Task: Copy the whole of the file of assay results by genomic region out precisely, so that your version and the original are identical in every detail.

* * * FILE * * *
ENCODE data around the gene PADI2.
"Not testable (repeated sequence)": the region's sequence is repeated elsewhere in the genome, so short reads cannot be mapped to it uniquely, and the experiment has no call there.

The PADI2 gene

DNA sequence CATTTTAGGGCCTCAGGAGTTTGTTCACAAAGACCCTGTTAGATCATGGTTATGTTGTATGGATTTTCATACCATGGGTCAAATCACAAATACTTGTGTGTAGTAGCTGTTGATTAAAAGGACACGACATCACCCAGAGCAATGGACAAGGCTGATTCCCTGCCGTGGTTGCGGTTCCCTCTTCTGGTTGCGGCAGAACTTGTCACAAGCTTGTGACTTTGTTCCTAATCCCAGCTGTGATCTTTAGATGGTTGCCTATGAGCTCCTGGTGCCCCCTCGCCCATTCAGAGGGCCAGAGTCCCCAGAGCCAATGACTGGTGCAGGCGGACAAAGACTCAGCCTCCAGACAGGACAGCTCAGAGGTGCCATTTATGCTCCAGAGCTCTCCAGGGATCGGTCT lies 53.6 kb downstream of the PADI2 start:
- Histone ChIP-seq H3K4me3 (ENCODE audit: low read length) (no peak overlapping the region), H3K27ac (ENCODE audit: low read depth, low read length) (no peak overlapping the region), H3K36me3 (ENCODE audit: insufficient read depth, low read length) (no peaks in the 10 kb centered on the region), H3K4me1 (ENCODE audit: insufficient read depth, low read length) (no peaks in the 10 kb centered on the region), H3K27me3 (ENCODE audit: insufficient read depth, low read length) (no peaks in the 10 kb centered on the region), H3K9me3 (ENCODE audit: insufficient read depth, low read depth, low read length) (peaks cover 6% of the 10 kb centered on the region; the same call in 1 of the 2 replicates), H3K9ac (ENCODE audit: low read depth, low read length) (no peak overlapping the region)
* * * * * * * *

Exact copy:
ENCODE data around the gene PADI2.
"Not testable (repeated sequence)": the region's sequence is repeated elsewhere in the genome, so short reads cannot be mapped to it uniquely, and the experiment has no call there.

The PADI2 gene

DNA sequence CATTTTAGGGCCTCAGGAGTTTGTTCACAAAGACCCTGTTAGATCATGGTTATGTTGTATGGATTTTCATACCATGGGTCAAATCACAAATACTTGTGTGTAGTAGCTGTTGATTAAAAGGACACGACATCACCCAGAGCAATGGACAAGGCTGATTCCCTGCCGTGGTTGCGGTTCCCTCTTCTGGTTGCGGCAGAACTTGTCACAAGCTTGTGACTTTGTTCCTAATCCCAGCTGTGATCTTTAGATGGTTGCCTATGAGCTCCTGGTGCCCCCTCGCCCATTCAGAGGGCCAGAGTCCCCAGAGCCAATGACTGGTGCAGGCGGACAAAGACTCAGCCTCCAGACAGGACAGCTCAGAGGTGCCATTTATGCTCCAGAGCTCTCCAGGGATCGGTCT lies 53.6 kb downstream of the PADI2 start:
- Histone ChIP-seq H3K4me3 (ENCODE audit: low read length) (no peak overlapping the region), H3K27ac (ENCODE audit: low read depth, low read length) (no peak overlapping the region), H3K36me3 (ENCODE audit: insufficient read depth, low read length) (no peaks in the 10 kb centered on the region), H3K4me1 (ENCODE audit: insufficient read depth, low read length) (no peaks in the 10 kb centered on the region), H3K27me3 (ENCODE audit: insufficient read depth, low read length) (no peaks in the 10 kb centered on the region), H3K9me3 (ENCODE audit: insufficient read depth, low read depth, low read length) (peaks cover 6% of the 10 kb centered on the region; the same call in 1 of the 2 replicates), H3K9ac (ENCODE audit: low read depth, low read length) (no peak overlapping the region)